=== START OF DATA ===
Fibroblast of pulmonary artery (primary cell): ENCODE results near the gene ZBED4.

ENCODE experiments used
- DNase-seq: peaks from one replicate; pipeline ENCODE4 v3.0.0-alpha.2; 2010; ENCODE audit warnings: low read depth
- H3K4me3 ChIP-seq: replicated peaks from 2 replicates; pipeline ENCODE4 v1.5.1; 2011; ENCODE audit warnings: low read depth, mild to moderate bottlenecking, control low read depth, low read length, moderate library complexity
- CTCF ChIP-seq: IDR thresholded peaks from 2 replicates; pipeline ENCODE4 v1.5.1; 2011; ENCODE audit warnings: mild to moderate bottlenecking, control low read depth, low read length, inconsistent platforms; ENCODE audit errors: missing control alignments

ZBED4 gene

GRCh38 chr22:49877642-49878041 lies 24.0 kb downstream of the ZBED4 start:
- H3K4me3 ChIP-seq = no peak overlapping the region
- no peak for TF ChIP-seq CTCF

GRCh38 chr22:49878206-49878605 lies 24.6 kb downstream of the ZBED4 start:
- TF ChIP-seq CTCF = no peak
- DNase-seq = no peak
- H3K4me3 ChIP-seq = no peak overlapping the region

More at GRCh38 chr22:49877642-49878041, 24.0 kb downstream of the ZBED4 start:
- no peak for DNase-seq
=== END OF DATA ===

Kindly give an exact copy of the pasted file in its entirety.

Fibroblast of pulmonary artery (primary cell): ENCODE results near the gene ZBED4.

ENCODE experiments used
- DNase-seq: peaks from one replicate; pipeline ENCODE4 v3.0.0-alpha.2; 2010; ENCODE audit warnings: low read depth
- H3K4me3 ChIP-seq: replicated peaks from 2 replicates; pipeline ENCODE4 v1.5.1; 2011; ENCODE audit warnings: low read depth, mild to moderate bottlenecking, control low read depth, low read length, moderate library complexity
- CTCF ChIP-seq: IDR thresholded peaks from 2 replicates; pipeline ENCODE4 v1.5.1; 2011; ENCODE audit warnings: mild to moderate bottlenecking, control low read depth, low read length, inconsistent platforms; ENCODE audit errors: missing control alignments

ZBED4 gene

GRCh38 chr22:49877642-49878041 lies 24.0 kb downstream of the ZBED4 start:
- H3K4me3 ChIP-seq = no peak overlapping the region
- no peak for TF ChIP-seq CTCF

GRCh38 chr22:49878206-49878605 lies 24.6 kb downstream of the ZBED4 start:
- TF ChIP-seq CTCF = no peak
- DNase-seq = no peak
- H3K4me3 ChIP-seq = no peak overlapping the region

More at GRCh38 chr22:49877642-49878041, 24.0 kb downstream of the ZBED4 start:
- no peak for DNase-seq